The Solution: require safe and effective fish passage at all main stem dams. Discontinue any recent industrial practices that may be injuring migratory fish runs. Undertake adequate testing before making changes to main stem discharges and flow regimes to prove they will do no harm. Continue to remove or create passage at tributary dams to increase available spawning habitat and success.
All fish are mobile, but none on the Connecticut River make longer journeys than the suite of migratory fish moving upriver from the Atlantic Ocean: blueback herring, alewives, American shad, American eels, Atlantic salmon and sea lampreys. These migrations have been taking place for thousands of years. The journeys of these species may take them through thousands of ocean miles annually, and nearly 200 miles upriver.
- Anadromous fish: Shad, lamprey, salmon, blueback herring and alewives are anadromous fish. They are born in freshwater, swim to the sea to feed and mature, then return to the rivers of their birth to spawn. Though some members of each species die after spawning, only the sea lamprey spawns as the final act in its long life cycle. All other species may survive, return to the ocean and then return to the river to spawn again.
- Catadromous fish: The American eel is a different fish. It is a catadromous species, growing and maturing in rivers and estuaries then returning to spawn in the ocean, then die. After years feeding and maturing in river and estuaries throughout the watershed, American eels head to the Sargasso Sea, a weed-covered expanse in the Caribbean, where they mate along that sprawling sargassum algae mat in close proximity to their counterparts, European eels. This seaweed expanse has also been found to be the protective ocean habitat that young loggerhead sea turtles journey to after hatching on sandy shores and skittering into the sea.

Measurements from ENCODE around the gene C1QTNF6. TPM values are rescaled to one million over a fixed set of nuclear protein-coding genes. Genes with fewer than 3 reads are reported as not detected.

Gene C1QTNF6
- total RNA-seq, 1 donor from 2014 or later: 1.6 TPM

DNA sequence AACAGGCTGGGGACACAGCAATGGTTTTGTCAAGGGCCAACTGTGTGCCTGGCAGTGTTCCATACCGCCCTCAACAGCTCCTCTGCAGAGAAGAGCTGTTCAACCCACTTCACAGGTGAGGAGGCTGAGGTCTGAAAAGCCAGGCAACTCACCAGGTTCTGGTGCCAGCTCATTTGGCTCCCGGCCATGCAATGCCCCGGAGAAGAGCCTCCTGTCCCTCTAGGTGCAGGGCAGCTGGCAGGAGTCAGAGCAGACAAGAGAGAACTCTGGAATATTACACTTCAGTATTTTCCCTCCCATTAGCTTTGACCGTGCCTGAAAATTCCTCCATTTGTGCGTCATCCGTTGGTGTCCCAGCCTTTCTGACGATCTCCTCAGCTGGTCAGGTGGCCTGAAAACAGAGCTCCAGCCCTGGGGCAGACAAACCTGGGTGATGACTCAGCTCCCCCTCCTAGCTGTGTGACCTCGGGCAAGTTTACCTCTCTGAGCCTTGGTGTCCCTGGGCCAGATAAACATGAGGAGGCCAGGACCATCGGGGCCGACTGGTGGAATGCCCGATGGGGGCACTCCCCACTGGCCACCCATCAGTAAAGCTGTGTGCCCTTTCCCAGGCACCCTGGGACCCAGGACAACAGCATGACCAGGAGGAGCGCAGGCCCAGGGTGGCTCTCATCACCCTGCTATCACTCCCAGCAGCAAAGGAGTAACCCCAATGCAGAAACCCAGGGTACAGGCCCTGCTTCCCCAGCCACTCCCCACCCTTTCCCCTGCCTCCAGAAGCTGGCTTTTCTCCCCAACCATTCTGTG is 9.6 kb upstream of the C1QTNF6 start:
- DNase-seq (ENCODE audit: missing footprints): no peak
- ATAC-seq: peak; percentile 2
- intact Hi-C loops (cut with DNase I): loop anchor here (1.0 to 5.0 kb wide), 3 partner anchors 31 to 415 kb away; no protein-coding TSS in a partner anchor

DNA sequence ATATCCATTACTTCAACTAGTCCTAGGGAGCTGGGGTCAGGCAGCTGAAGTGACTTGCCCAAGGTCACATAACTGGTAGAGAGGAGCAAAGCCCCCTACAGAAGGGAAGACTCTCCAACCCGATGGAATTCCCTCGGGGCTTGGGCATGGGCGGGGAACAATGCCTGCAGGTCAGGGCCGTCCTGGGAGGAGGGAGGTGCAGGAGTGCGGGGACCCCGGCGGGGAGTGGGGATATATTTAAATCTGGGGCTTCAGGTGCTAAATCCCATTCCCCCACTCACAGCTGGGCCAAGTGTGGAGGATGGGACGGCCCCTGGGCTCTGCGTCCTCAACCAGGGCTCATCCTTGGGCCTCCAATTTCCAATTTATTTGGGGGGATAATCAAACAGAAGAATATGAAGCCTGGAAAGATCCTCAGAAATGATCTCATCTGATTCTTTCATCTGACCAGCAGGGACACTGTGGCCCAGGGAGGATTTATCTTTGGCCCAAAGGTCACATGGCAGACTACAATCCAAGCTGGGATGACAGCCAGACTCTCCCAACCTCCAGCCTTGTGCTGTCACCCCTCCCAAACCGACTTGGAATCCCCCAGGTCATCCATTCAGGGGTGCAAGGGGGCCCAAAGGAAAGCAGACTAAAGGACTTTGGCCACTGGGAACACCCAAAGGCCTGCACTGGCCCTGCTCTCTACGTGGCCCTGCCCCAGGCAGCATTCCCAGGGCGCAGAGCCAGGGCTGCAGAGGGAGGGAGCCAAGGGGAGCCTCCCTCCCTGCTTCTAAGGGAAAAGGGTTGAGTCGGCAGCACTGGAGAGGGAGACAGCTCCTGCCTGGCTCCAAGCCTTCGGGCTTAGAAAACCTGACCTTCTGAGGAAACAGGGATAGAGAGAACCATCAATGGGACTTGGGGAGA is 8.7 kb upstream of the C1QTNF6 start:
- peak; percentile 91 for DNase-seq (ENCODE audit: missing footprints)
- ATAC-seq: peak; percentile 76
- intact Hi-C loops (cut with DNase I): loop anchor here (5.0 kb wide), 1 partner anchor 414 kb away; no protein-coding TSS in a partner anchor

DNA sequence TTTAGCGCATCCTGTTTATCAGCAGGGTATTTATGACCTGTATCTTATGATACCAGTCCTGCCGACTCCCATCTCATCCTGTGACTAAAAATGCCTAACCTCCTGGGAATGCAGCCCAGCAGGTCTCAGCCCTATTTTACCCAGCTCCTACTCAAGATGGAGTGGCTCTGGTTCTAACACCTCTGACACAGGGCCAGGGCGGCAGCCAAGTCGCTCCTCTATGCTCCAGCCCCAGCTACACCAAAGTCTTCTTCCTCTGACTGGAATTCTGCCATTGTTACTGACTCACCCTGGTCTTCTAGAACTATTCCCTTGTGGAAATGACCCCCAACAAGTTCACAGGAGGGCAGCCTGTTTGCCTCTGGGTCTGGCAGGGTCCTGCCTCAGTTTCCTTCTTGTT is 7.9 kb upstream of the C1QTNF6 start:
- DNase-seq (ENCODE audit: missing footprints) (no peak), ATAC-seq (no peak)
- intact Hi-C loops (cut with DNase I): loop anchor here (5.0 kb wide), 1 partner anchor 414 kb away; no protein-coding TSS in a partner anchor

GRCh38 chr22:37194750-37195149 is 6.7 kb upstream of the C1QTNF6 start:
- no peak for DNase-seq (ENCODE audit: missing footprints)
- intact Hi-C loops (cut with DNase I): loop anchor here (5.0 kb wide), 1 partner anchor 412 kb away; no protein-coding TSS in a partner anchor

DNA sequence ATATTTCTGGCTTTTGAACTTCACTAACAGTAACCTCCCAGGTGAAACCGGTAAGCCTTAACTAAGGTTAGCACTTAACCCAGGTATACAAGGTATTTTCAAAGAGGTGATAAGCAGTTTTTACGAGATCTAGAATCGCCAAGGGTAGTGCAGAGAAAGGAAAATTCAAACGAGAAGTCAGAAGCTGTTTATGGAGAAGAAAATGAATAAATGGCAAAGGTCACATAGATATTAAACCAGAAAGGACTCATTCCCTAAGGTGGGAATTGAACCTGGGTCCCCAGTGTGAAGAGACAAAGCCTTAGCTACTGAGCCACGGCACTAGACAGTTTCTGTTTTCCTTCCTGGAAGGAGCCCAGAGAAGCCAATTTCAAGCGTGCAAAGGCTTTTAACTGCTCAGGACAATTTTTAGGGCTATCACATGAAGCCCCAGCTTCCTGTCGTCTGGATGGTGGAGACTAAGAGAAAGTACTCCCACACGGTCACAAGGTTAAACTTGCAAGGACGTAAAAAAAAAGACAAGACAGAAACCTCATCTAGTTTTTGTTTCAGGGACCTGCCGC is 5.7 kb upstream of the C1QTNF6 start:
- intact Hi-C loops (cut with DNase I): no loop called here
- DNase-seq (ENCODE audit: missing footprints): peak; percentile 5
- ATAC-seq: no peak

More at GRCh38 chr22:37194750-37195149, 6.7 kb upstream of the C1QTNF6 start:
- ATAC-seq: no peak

Main stem and tributary dams are among the major, human-induced contributors to declining migratory fish populations on the Connecticut River. Fish passage facilities are in place at most main stem dams. But changes in operations and discharges at main stem sites, as well as failing fish passage facilities, are further impacting surviving fish runs. In addition, thousands of poorly designed road crossings block fish from reaching available habitat. Culverts at these locations need to be replaced with fish-friendly structures.
Critical fish passage and dam-removal work is also taking place on many tributaries and is in the works for others. We have successfully helped create fish passage, restore habitat and remove unneeded dams at dozens of watershed sites. In doing so we’ve opened up nearly 50 miles of migratory fish habitat.
The once prolific runs of American shad, blueback herring, alewives and Atlantic salmon have been dramatically reduced over the centuries. Today, runs are a small fraction of their historic numbers. These species play an important role in a healthy river and marine ecosystem.